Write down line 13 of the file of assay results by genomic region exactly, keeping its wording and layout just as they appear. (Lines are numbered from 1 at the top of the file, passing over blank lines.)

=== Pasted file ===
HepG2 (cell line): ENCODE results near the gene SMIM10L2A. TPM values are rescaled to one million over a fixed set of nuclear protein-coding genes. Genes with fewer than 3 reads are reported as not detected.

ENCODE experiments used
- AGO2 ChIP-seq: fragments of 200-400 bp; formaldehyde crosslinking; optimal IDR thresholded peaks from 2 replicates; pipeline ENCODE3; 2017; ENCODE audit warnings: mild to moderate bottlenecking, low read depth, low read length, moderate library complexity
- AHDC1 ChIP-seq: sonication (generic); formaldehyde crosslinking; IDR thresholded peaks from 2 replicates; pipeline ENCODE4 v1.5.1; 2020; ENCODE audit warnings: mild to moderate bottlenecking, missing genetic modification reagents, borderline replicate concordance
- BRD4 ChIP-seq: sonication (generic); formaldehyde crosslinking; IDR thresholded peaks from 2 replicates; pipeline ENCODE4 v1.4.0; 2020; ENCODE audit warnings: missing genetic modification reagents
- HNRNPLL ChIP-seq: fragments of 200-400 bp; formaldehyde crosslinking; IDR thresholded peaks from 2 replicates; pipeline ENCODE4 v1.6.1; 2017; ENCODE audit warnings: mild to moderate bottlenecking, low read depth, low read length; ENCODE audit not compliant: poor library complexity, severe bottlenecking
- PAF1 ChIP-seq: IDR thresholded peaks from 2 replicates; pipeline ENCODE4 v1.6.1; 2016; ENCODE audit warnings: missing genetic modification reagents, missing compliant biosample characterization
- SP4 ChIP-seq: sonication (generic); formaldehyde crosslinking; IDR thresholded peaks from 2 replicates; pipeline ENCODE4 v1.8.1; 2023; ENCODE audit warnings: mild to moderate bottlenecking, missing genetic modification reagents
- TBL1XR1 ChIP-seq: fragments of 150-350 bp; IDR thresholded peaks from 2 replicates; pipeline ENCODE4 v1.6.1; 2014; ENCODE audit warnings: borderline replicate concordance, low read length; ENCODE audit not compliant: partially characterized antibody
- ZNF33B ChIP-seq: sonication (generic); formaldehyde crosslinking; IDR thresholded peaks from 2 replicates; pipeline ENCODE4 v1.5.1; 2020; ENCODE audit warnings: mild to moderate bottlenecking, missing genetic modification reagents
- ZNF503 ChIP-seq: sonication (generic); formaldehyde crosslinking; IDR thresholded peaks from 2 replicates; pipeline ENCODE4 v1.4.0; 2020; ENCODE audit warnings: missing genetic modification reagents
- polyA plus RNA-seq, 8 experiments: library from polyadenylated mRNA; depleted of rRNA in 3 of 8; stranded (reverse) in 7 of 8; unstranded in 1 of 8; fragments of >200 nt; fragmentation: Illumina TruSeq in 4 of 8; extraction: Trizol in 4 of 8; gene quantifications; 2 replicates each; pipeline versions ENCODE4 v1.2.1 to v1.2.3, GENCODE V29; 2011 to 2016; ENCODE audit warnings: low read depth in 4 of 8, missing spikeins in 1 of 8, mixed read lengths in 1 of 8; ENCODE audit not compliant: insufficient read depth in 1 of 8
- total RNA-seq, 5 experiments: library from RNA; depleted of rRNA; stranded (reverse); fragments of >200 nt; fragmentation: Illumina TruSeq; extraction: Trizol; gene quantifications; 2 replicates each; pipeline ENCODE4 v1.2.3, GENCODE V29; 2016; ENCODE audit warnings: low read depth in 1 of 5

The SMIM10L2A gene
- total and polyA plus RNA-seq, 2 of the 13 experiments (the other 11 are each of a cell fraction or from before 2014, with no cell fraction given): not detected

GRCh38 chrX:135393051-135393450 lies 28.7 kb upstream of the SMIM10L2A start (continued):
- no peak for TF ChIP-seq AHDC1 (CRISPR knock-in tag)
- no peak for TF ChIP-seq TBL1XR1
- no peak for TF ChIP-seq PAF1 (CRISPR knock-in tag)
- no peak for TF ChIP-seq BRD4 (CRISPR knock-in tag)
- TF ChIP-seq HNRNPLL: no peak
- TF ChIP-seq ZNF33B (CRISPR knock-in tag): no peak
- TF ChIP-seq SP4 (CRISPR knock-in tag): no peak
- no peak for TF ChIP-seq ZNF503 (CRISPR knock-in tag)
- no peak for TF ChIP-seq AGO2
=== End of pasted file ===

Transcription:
- total RNA-seq, 5 experiments: library from RNA; depleted of rRNA; stranded (reverse); fragments of >200 nt; fragmentation: Illumina TruSeq; extraction: Trizol; gene quantifications; 2 replicates each; pipeline ENCODE4 v1.2.3, GENCODE V29; 2016; ENCODE audit warnings: low read depth in 1 of 5